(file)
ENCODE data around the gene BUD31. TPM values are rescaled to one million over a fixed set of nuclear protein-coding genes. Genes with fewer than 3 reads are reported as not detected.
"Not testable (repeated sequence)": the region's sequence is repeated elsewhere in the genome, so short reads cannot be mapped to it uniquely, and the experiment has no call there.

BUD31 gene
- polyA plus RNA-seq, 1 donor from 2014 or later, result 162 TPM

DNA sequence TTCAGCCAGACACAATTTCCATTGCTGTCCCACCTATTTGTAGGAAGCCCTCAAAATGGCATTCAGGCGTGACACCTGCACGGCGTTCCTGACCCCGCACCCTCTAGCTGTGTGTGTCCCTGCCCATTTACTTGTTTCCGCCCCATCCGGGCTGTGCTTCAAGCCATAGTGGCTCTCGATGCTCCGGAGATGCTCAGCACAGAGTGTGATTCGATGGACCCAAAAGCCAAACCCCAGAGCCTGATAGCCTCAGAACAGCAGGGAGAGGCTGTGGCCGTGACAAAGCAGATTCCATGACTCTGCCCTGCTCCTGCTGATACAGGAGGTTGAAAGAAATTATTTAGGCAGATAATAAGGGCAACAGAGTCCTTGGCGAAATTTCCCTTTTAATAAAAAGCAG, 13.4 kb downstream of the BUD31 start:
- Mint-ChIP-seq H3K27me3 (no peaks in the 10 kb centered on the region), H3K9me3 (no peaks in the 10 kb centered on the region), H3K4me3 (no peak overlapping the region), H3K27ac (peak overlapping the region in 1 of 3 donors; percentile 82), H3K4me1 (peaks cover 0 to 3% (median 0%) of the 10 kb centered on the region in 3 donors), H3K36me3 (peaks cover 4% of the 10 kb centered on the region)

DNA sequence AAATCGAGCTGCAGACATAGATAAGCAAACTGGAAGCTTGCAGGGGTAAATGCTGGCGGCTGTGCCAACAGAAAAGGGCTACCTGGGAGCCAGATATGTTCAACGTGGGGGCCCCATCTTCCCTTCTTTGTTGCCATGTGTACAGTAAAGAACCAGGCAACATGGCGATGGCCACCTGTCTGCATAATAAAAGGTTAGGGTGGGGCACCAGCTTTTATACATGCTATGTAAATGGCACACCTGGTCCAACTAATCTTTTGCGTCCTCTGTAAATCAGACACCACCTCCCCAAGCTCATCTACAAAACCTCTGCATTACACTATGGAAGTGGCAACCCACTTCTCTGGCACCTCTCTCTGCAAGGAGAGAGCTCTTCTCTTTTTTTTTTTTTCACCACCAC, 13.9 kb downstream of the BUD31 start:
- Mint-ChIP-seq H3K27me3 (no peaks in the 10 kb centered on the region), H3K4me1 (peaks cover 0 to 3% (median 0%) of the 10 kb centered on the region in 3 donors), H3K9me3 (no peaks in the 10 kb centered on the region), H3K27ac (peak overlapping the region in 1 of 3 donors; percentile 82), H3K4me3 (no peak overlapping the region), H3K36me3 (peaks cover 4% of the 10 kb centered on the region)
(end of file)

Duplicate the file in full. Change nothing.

ENCODE data around the gene BUD31. TPM values are rescaled to one million over a fixed set of nuclear protein-coding genes. Genes with fewer than 3 reads are reported as not detected.
"Not testable (repeated sequence)": the region's sequence is repeated elsewhere in the genome, so short reads cannot be mapped to it uniquely, and the experiment has no call there.

BUD31 gene
- polyA plus RNA-seq, 1 donor from 2014 or later, result 162 TPM

DNA sequence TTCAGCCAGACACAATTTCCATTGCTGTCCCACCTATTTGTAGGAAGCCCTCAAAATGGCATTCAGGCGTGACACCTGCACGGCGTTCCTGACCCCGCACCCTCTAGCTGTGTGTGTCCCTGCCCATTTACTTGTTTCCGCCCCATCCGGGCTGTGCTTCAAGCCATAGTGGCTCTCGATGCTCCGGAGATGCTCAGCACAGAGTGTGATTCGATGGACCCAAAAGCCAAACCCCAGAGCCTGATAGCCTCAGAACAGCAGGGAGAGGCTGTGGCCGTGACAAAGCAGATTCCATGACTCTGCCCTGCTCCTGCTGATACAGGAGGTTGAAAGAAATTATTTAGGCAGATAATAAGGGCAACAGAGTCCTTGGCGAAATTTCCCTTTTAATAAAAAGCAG, 13.4 kb downstream of the BUD31 start:
- Mint-ChIP-seq H3K27me3 (no peaks in the 10 kb centered on the region), H3K9me3 (no peaks in the 10 kb centered on the region), H3K4me3 (no peak overlapping the region), H3K27ac (peak overlapping the region in 1 of 3 donors; percentile 82), H3K4me1 (peaks cover 0 to 3% (median 0%) of the 10 kb centered on the region in 3 donors), H3K36me3 (peaks cover 4% of the 10 kb centered on the region)

DNA sequence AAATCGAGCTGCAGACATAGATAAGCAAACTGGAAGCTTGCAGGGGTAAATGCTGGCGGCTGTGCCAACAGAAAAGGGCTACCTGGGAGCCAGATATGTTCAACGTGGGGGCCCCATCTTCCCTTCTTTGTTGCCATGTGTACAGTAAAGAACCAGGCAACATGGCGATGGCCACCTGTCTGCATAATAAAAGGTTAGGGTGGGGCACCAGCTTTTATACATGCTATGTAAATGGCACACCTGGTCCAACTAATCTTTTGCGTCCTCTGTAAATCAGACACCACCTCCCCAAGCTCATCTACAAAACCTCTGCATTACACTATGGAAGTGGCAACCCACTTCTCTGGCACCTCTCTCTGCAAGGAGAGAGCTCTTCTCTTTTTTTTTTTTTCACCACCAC, 13.9 kb downstream of the BUD31 start:
- Mint-ChIP-seq H3K27me3 (no peaks in the 10 kb centered on the region), H3K4me1 (peaks cover 0 to 3% (median 0%) of the 10 kb centered on the region in 3 donors), H3K9me3 (no peaks in the 10 kb centered on the region), H3K27ac (peak overlapping the region in 1 of 3 donors; percentile 82), H3K4me3 (no peak overlapping the region), H3K36me3 (peaks cover 4% of the 10 kb centered on the region)